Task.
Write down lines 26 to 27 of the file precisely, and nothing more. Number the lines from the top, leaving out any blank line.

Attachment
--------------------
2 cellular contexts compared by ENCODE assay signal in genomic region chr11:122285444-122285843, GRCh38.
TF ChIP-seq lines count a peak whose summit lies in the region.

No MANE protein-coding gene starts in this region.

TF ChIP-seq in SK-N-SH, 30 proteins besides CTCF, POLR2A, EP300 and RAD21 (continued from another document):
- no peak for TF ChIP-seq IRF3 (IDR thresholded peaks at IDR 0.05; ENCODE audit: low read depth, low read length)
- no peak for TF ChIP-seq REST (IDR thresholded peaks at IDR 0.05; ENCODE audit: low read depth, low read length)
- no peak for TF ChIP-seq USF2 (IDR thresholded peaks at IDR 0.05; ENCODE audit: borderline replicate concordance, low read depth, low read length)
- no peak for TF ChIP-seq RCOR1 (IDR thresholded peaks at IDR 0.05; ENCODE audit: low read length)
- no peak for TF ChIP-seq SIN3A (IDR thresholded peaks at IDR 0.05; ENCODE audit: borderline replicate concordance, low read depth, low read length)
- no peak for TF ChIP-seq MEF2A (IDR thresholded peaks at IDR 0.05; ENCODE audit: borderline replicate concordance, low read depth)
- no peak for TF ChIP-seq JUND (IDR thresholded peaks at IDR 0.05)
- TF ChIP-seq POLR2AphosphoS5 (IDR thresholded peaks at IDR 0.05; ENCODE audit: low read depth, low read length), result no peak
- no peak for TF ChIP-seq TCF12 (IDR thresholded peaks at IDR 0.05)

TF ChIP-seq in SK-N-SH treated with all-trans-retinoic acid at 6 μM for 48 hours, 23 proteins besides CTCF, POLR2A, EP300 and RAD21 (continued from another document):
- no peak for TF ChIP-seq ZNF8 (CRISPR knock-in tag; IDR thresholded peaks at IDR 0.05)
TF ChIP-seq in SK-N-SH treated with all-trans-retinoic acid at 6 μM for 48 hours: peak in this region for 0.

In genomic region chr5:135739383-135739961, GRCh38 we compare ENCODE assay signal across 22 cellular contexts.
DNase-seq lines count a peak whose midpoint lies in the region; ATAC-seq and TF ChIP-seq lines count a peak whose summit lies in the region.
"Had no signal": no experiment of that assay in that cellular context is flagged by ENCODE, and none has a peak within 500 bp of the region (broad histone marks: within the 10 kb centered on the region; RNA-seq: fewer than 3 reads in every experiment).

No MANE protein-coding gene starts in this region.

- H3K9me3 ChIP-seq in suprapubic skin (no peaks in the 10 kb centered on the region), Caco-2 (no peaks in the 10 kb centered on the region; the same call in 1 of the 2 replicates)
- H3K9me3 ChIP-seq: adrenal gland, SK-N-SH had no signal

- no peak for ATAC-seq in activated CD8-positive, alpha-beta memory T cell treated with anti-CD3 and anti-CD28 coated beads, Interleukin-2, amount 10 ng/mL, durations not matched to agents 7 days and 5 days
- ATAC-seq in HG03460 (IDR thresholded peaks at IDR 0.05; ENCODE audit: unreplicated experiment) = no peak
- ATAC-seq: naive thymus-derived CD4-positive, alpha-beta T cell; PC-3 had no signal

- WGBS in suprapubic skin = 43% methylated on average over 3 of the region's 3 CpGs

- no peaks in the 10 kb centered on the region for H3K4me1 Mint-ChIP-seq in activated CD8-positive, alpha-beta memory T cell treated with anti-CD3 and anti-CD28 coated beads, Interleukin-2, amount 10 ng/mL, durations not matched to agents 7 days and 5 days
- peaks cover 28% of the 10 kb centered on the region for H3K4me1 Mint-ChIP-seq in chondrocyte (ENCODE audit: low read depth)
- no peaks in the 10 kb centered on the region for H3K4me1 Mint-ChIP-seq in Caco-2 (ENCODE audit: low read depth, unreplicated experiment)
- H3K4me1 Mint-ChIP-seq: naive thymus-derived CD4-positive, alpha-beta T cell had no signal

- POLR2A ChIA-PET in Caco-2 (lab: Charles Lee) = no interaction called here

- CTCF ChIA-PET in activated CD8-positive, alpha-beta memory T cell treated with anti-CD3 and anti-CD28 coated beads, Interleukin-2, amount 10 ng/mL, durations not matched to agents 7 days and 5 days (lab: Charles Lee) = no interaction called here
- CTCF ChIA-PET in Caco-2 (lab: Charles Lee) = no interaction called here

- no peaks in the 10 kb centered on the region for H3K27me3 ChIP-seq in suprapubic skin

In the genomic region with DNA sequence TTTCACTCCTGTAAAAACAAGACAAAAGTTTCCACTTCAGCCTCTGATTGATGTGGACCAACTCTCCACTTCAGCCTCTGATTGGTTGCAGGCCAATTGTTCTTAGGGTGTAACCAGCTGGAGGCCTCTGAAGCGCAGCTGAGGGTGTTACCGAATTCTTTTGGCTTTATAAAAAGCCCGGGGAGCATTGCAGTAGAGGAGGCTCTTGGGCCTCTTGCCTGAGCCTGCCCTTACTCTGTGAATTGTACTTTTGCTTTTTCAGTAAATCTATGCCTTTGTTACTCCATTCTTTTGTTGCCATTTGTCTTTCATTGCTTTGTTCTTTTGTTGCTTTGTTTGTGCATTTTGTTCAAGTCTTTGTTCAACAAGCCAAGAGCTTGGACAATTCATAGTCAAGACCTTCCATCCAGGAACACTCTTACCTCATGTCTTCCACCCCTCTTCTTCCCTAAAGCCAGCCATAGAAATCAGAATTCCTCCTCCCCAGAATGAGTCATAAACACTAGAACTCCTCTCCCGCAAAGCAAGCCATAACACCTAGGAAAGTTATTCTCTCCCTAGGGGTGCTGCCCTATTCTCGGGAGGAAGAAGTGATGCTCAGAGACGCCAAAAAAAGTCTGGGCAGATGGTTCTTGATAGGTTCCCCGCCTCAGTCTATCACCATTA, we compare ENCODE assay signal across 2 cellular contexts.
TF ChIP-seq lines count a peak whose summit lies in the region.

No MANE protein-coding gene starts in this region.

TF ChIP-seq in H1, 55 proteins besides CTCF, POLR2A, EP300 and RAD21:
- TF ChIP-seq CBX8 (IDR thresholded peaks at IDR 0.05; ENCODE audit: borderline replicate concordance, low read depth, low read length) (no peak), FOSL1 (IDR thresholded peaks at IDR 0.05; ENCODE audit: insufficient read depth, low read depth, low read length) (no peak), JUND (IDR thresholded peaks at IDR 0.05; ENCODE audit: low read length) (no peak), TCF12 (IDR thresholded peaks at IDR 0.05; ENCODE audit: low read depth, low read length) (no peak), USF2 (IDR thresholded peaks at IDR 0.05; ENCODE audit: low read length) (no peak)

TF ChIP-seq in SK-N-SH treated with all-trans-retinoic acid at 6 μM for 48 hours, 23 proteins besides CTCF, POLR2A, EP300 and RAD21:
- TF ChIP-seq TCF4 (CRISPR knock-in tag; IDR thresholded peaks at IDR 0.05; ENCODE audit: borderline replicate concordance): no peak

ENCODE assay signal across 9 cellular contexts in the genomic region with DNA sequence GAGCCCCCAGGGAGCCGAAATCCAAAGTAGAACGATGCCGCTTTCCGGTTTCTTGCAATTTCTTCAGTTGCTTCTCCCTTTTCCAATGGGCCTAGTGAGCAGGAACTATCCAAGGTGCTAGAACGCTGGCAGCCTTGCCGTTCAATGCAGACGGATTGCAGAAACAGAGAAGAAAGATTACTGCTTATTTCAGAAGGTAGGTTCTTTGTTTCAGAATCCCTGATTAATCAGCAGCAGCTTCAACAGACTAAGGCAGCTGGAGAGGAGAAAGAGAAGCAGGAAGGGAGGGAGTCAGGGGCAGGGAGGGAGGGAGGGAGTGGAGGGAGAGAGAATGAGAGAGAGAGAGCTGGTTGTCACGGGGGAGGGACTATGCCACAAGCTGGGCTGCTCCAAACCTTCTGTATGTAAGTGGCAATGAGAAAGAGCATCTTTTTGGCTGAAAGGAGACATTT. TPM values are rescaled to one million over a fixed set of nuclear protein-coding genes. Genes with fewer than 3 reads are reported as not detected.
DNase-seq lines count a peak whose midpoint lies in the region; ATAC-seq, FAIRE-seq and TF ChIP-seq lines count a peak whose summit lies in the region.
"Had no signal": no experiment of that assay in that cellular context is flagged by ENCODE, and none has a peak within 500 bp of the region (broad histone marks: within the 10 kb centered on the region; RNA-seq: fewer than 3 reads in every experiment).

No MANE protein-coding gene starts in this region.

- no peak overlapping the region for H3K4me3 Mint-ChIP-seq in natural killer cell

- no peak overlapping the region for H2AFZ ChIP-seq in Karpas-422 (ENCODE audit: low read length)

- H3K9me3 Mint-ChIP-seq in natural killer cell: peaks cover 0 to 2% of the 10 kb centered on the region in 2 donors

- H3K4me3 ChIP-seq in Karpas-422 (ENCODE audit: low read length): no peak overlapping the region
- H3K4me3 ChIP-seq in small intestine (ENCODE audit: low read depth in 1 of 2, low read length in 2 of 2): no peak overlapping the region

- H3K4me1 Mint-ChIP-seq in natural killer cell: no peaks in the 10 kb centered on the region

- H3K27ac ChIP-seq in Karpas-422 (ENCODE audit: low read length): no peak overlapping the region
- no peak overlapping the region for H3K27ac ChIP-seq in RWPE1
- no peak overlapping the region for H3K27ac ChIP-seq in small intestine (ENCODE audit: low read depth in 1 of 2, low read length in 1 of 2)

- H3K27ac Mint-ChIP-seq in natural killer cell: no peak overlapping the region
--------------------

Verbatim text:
- WGBS in suprapubic skin = 43% methylated on average over 3 of the region's 3 CpGs

- no peaks in the 10 kb centered on the region for H3K4me1 Mint-ChIP-seq in activated CD8-positive, alpha-beta memory T cell treated with anti-CD3 and anti-CD28 coated beads, Interleukin-2, amount 10 ng/mL, durations not matched to agents 7 days and 5 days